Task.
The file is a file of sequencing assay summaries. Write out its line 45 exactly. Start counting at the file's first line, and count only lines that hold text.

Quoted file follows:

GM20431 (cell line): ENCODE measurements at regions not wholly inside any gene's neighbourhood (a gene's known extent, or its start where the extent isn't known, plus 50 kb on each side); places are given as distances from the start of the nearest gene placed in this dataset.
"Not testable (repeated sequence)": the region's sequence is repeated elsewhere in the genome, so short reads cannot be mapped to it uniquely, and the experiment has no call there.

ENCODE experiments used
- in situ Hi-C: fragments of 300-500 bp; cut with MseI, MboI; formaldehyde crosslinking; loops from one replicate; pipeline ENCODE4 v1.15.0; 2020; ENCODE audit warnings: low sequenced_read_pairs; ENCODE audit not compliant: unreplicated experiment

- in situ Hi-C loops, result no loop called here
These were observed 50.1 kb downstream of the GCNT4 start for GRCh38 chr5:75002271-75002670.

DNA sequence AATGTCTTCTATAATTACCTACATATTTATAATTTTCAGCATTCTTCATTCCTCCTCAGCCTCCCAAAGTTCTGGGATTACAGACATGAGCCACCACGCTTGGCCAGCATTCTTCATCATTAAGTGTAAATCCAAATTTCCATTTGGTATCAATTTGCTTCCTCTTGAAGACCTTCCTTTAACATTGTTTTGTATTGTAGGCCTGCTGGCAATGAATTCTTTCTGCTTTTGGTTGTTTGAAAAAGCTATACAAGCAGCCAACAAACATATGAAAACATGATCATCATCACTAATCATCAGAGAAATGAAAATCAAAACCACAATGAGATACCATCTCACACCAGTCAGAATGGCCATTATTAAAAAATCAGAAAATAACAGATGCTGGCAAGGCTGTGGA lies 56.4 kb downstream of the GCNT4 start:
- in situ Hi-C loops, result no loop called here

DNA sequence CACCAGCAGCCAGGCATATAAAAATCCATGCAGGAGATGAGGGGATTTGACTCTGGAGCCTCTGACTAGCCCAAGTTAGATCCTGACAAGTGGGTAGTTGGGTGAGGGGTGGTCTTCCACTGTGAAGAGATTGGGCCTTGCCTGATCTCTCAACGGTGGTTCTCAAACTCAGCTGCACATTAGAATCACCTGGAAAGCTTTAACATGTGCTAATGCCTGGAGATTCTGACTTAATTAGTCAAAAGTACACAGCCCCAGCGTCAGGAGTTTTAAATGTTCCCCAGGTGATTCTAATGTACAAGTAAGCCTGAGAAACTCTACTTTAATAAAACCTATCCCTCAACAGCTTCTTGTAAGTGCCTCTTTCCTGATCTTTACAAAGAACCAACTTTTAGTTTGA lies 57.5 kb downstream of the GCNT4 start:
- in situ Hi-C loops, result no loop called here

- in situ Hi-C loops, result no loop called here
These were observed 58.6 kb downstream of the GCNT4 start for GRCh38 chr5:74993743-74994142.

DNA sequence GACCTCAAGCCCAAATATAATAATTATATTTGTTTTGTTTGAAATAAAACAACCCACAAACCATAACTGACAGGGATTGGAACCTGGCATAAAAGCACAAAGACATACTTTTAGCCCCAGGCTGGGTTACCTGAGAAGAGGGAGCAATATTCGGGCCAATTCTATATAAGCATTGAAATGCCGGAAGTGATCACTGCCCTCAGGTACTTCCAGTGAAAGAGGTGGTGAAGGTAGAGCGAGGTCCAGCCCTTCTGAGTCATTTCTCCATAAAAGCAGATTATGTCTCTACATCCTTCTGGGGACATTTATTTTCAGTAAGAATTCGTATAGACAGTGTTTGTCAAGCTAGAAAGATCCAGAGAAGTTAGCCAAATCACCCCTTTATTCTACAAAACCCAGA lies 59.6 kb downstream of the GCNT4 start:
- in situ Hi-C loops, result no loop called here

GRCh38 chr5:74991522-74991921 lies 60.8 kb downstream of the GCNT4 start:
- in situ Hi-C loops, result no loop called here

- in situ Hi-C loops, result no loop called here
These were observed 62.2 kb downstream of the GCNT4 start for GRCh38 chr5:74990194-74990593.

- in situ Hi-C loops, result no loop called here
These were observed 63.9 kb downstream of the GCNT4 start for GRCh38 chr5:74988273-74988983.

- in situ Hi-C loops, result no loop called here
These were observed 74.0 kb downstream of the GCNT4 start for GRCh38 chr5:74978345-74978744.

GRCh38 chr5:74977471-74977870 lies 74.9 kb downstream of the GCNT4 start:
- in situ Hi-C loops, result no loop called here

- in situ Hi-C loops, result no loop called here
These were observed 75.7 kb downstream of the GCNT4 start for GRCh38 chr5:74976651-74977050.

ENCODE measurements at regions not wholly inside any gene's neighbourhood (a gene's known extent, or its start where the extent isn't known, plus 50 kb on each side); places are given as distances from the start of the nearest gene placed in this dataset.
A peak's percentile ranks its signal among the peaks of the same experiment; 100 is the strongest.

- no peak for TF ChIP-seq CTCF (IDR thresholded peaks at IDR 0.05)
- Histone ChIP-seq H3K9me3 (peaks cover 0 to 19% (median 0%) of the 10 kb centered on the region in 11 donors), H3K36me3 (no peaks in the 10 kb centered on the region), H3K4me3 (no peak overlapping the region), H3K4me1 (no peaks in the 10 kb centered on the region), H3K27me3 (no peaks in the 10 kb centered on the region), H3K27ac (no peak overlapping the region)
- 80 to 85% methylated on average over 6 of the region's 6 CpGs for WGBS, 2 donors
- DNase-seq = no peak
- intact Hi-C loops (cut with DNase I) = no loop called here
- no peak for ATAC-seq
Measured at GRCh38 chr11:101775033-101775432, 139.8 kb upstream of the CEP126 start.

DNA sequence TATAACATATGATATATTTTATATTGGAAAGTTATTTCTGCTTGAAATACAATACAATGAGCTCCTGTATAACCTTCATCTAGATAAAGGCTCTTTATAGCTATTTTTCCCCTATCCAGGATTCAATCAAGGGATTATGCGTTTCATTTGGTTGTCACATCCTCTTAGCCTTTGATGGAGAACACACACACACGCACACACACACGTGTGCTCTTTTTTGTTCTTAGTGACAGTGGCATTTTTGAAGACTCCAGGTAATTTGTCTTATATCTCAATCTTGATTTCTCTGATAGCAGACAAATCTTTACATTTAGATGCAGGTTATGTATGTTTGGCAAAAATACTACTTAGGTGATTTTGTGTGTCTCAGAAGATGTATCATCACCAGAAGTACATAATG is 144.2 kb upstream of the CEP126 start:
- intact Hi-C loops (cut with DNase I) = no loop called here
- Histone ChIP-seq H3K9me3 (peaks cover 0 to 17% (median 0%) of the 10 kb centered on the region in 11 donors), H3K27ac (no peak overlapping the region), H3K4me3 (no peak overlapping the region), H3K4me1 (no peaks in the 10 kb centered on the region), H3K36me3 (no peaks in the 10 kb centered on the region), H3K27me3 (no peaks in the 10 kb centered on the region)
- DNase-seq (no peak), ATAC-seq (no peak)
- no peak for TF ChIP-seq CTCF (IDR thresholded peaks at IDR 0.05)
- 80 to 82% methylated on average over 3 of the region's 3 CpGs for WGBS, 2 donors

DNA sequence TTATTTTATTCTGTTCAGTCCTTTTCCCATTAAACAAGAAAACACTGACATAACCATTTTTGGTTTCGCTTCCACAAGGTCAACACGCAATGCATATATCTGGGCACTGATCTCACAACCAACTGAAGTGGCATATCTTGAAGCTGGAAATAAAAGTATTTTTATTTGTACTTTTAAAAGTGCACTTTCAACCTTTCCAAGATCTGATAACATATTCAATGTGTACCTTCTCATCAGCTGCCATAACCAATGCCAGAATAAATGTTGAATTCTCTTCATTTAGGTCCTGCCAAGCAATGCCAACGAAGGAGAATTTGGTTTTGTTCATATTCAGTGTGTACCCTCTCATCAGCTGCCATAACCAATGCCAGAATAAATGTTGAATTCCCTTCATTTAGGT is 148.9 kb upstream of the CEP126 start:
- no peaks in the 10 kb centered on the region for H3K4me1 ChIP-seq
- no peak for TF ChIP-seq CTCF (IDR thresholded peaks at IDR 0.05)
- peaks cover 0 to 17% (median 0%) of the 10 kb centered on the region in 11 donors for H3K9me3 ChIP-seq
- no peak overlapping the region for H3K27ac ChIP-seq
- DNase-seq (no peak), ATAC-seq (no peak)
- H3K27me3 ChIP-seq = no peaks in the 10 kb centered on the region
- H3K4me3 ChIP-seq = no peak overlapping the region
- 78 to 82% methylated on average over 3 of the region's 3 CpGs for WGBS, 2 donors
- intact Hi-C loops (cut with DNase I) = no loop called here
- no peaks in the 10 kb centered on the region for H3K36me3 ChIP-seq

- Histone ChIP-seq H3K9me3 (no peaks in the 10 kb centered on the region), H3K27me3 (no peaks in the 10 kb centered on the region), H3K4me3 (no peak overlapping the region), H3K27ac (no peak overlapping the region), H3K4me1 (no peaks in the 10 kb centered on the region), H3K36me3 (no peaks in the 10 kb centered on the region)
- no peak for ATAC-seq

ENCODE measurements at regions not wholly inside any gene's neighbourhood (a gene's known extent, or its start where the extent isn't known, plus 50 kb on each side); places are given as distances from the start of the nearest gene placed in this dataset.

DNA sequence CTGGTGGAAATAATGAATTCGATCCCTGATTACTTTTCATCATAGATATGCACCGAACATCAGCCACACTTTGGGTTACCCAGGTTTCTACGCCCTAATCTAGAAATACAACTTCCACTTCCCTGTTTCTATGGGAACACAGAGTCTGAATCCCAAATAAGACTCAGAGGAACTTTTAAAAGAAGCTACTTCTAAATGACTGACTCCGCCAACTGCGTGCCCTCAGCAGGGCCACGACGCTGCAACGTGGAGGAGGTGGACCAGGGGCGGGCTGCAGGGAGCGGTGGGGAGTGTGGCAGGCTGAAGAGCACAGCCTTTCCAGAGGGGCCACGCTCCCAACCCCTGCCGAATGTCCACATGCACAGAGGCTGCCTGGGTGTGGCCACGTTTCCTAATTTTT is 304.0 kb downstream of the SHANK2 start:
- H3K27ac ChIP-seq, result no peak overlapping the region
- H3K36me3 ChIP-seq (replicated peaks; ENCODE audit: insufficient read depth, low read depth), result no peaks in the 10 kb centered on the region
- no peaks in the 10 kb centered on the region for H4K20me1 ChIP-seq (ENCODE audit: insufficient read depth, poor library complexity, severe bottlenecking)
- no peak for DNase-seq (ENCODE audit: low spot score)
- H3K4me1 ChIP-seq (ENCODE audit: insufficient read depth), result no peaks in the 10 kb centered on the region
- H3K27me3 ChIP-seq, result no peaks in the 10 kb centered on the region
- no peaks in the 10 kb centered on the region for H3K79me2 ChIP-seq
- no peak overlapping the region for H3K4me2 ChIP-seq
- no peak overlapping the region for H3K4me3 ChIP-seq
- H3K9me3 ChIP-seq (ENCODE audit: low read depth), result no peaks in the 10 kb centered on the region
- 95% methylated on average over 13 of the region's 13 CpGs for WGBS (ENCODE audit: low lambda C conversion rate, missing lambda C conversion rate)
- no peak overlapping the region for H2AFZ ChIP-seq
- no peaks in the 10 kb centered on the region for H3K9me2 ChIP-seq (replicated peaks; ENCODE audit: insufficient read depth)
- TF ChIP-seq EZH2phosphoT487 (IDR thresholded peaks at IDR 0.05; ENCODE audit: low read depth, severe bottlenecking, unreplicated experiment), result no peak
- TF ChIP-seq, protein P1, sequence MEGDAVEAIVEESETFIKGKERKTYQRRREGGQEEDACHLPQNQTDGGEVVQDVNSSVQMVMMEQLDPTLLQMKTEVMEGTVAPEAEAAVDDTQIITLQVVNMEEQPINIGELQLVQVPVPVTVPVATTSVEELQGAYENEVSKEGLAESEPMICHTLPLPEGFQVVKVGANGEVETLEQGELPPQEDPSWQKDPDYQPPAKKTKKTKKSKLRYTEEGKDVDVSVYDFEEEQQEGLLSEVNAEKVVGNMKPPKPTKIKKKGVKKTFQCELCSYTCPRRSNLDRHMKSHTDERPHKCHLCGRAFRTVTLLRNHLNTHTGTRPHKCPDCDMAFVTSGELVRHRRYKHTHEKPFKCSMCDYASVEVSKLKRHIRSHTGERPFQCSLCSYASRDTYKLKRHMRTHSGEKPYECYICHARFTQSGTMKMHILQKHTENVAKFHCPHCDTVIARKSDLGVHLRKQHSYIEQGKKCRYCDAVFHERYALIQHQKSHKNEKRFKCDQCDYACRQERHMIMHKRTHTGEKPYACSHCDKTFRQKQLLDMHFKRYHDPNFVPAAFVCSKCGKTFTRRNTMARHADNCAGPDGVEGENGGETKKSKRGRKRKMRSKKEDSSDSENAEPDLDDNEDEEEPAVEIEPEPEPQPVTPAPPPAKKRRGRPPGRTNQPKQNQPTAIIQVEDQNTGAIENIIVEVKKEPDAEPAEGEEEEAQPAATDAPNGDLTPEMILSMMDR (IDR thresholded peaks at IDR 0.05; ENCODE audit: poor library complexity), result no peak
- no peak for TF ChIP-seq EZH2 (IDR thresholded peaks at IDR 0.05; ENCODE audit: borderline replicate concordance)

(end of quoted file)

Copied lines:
- peaks cover 0 to 17% (median 0%) of the 10 kb centered on the region in 11 donors for H3K9me3 ChIP-seq